I cannot begin to imagine the loneliness of it. And the thing I have always feared more than anything else is the loss of cognition. The indignity and the isolation of losing myself, losing my right to make my own decisions.  This is why I made the decision against whole brain radiation. While that decision may (or may not) shorten my years,  I cannot bring myself to volunteer for reduced mental capacity, memory loss and possible deafness. 

My father would never have volunteered for that, either.

Friday, 6 January 2012


It was a scary decision. I wobbled back and forth weighing the risks. You might not believe this, but tumours on the brain are not nearly the fun they’re cracked up to be and I wondered if there was some little cell-sized smidgen left after the surgery. Whole brain radiation was insurance. And maybe I’d have gone for it if I hadn’t started researching and asking questions. 

I never leave well enough along, though. I trust my doctors and western medicine to be well-intentioned but it seemed to me that this particular procedure was much like trying to kill an invisible (and possibly imaginary) flea by driving a tank over my head. True that if there was a flea, it would probably die. But true also that I would be wearing some mighty deep tire tracks.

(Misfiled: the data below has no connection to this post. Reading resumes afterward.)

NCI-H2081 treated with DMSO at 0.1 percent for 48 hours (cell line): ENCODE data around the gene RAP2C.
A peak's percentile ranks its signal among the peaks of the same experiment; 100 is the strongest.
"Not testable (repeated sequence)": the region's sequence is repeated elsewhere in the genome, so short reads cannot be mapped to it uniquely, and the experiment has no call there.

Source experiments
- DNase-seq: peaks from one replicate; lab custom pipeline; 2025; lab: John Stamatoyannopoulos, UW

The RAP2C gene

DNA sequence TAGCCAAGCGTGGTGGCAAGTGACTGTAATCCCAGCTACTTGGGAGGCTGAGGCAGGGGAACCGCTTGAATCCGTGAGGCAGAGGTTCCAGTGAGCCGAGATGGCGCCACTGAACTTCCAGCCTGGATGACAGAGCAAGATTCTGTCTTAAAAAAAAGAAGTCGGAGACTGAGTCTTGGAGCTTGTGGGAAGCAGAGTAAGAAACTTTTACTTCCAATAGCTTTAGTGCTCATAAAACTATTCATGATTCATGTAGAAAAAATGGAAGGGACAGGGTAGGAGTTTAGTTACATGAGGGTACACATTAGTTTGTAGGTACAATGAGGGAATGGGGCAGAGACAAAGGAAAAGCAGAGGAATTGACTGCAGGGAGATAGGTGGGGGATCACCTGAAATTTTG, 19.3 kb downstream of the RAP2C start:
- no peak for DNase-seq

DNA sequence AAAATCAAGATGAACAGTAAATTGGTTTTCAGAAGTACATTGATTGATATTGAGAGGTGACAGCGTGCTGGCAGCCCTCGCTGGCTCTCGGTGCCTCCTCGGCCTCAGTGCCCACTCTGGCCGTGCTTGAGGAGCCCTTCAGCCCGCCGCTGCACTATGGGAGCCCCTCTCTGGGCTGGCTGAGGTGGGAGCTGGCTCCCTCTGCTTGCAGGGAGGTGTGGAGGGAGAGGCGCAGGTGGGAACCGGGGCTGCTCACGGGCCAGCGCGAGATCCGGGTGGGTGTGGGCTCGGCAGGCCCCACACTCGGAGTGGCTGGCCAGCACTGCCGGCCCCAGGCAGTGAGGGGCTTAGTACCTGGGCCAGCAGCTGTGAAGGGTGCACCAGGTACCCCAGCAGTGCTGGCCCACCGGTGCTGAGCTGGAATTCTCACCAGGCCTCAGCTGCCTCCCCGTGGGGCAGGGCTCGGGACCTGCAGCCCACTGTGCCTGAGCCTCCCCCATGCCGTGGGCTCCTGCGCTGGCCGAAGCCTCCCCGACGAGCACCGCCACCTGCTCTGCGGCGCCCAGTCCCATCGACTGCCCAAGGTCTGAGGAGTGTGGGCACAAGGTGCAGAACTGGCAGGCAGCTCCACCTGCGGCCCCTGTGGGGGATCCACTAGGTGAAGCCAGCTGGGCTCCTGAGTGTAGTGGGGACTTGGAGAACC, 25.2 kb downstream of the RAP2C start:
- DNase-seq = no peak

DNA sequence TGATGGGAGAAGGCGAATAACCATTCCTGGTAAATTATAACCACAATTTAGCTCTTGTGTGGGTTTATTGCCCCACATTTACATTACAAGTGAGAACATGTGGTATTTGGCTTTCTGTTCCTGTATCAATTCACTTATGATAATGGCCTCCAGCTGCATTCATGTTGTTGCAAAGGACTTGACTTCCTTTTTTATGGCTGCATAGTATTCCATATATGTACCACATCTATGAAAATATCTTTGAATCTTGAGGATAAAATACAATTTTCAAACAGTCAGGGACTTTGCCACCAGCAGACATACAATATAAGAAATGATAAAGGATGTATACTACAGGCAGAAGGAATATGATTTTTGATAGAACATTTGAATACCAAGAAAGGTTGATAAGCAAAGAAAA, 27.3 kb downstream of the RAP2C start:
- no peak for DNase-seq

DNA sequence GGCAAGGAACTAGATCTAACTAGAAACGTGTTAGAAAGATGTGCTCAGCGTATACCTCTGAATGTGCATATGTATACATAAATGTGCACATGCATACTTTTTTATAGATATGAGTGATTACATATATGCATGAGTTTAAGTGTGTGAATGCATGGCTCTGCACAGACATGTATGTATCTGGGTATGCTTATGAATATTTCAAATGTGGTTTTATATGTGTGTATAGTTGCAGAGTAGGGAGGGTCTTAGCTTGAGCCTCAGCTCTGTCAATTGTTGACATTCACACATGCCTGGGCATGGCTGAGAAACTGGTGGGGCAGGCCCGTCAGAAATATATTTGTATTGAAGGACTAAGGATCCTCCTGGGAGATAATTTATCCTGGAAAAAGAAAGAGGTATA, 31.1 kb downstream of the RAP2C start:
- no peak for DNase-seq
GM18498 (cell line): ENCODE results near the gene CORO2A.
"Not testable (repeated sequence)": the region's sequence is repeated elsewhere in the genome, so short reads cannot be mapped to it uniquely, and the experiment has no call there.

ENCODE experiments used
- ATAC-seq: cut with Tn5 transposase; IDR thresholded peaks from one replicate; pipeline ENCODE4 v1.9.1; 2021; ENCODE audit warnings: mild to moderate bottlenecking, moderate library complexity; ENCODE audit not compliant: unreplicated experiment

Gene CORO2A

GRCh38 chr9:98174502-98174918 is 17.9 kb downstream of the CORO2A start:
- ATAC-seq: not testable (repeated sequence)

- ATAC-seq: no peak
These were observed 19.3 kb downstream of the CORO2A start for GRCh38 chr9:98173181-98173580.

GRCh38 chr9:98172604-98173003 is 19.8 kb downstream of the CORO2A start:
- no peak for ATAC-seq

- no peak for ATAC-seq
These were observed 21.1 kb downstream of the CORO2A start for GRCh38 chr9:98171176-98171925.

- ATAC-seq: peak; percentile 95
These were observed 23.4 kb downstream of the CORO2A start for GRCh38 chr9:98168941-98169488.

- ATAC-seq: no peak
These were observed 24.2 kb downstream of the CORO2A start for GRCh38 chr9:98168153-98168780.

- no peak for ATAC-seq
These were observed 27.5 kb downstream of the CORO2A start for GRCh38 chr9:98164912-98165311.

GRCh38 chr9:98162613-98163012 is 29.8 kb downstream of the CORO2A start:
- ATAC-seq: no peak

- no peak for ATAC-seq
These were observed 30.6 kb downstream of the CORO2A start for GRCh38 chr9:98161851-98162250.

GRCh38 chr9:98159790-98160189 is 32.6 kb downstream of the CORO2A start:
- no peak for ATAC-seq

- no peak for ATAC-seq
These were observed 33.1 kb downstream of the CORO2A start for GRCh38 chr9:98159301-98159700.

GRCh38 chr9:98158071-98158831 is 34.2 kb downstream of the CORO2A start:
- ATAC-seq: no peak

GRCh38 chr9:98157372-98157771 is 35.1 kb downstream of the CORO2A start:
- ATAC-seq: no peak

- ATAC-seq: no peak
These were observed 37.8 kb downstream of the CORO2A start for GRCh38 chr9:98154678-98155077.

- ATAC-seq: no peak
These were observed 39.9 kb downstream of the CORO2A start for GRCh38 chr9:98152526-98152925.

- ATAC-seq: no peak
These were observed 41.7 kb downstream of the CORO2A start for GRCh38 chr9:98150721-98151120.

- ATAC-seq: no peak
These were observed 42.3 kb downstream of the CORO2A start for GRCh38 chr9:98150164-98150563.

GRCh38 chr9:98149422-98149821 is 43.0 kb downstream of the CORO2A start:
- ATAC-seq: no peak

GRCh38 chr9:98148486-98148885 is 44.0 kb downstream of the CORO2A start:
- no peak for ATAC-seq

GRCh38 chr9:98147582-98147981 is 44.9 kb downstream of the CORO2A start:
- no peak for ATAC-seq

It was cognitive impairment – almost a guaranteed side-effect and possible deafness that really put me off. I wasn’t fussy about permanent baldness.  Certainly the idea of being in Decadron psychosis wasn’t inspiring, either.

Finally, I announced to my G.P. that I’d decided not to undergo the treatment and was surprised when she smiled. She wouldn’t, of course, advise me one way or the other – but she was very enthusiastic about the flea and tank metaphor. And she said if she had to make the decision, she’d have to think very carefully about it. 

Yesterday, I steeled myself to tell the radiation oncologist – who didn’t utter a word of disagreement or warning but encouraged me, when I told him I planned to join a gym when my energy picked up a little. “One of the best things you could do for your recovery,” he said.

Well, blow me down. Where was all this when the treatment was matter of factly the standard way to go?